[KS] Irredentist songs and anti-beef protests? Also p'Urak'Usi
Clark W Sorensen
sangok at u.washington.edu
Mon Jun 16 13:43:33 EDT 2008
The term p'urakch'i comes from the Russian "fraksiya" which, I think, has substantially the same meaning in Russian as it does in Korean. It goes back at least to the period immediately after liberation, if not before.
On Thu, 12 Jun 2008, Adam Bohnet wrote:
> I wonder if it is mistake to overstress the irredentist aspects of Kwangya. It is a well established protest song, and participates in some aspects of the NL tradition of the protest movement (which always includes some irredentism.) A friend of mine suggested that the aspect of "one Korea" (i.e. North and South Korea) was always the aspect of the song that appealed more. But, as in any demonstration, different people participate for different reasons. (The Communists in Italy always had the best sausages, perhaps still do, which would have been a draw for me.).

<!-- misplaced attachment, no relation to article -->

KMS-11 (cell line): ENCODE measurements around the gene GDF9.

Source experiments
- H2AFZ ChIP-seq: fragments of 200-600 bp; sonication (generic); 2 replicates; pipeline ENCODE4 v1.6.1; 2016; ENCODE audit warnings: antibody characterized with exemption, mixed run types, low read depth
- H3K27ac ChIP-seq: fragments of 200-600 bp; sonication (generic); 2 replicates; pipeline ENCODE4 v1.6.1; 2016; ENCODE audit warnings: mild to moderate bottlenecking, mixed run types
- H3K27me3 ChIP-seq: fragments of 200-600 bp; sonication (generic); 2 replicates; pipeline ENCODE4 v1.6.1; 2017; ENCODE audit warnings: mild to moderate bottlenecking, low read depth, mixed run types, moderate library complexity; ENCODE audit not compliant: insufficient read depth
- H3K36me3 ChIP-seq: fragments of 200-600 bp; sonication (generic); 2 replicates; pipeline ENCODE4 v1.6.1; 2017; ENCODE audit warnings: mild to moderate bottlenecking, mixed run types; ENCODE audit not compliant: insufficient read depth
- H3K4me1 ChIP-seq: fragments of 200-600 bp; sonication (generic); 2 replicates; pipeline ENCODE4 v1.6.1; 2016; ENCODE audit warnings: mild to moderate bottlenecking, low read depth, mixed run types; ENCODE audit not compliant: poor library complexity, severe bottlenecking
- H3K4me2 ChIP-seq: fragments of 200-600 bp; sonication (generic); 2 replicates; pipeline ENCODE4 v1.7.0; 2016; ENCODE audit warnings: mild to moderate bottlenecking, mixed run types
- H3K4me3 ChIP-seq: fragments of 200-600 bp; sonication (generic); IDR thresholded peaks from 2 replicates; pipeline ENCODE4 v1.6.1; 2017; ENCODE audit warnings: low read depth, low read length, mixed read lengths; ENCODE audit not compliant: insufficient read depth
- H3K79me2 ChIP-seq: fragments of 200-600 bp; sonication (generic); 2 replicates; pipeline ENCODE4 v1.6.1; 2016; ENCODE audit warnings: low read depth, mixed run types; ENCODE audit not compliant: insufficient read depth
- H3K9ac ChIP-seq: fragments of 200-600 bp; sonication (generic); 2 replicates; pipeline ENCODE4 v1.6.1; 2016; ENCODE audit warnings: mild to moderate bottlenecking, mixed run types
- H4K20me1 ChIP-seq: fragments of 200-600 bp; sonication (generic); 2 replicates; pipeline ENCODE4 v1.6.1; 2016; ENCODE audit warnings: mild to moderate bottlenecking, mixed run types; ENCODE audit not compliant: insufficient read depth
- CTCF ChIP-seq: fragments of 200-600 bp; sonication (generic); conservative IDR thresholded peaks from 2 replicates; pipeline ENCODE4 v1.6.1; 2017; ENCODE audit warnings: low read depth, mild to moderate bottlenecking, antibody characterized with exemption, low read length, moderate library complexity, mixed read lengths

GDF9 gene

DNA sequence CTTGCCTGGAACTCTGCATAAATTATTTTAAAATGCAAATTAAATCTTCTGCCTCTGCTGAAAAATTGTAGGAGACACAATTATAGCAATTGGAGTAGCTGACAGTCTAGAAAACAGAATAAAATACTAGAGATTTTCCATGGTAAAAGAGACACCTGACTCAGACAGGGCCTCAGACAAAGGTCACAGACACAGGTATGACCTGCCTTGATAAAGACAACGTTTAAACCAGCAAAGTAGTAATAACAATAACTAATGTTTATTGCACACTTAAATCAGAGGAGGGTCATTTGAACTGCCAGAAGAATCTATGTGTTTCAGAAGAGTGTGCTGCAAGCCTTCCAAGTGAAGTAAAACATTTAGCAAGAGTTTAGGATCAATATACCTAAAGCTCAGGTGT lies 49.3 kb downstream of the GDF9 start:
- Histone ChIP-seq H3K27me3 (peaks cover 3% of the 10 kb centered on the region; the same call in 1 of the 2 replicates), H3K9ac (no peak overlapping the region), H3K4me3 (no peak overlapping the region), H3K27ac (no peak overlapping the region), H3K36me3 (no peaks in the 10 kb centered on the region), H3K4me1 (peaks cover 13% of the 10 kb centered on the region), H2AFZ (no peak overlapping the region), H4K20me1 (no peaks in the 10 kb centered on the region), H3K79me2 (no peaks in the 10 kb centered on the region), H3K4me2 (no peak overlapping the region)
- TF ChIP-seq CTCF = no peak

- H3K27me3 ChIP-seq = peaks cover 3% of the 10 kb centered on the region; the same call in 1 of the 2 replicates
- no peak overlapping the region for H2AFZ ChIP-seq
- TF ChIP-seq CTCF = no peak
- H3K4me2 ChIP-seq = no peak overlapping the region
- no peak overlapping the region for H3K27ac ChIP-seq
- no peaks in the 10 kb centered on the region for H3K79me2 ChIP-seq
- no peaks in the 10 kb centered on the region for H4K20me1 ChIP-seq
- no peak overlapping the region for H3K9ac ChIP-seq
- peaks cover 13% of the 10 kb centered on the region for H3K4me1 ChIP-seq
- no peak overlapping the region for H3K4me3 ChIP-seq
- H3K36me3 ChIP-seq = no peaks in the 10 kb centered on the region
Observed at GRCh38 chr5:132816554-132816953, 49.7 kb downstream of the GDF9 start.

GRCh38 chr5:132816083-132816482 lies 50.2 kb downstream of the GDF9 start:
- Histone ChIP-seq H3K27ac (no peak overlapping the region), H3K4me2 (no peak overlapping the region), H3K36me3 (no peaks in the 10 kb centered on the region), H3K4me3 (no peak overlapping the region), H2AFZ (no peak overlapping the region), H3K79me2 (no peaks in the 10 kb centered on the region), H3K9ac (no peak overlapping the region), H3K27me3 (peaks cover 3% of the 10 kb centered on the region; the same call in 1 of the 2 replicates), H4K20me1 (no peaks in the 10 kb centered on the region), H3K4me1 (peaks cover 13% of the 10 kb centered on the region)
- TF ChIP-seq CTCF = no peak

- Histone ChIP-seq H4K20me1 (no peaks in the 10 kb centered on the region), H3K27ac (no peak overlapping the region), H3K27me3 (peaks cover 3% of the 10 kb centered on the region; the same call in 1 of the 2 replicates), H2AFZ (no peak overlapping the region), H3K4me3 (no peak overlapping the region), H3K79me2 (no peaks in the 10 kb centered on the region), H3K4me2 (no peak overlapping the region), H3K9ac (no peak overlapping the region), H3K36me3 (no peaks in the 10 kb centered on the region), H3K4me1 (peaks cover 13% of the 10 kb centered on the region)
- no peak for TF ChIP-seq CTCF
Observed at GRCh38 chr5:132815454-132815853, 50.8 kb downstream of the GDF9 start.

Speaking of the demonstrations, I am curious about the origin of the "p'Urak'Usi" to mean "agent provocateur." My understanding is that, in German and other European languages, a fraction is usually a radical cell within a party or a labour union (perhaps I am wrong.) Is the use of p'Urak'Usi to mean agent provocateur a Korean innovation?
Sorry for my vague questions.
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